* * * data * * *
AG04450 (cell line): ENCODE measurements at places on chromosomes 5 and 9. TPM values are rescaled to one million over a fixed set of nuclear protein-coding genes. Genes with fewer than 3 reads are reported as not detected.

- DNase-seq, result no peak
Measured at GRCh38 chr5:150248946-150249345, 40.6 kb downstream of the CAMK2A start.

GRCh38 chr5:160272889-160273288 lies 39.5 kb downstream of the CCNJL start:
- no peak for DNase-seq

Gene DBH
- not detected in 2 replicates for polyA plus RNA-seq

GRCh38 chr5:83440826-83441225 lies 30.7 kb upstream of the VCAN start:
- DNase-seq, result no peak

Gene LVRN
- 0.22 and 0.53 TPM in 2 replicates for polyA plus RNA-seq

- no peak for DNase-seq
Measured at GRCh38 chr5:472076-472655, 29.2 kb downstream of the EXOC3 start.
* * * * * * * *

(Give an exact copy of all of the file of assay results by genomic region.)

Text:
AG04450 (cell line): ENCODE measurements at places on chromosomes 5 and 9. TPM values are rescaled to one million over a fixed set of nuclear protein-coding genes. Genes with fewer than 3 reads are reported as not detected.

- DNase-seq, result no peak
Measured at GRCh38 chr5:150248946-150249345, 40.6 kb downstream of the CAMK2A start.

GRCh38 chr5:160272889-160273288 lies 39.5 kb downstream of the CCNJL start:
- no peak for DNase-seq

Gene DBH
- not detected in 2 replicates for polyA plus RNA-seq

GRCh38 chr5:83440826-83441225 lies 30.7 kb upstream of the VCAN start:
- DNase-seq, result no peak

Gene LVRN
- 0.22 and 0.53 TPM in 2 replicates for polyA plus RNA-seq

- no peak for DNase-seq
Measured at GRCh38 chr5:472076-472655, 29.2 kb downstream of the EXOC3 start.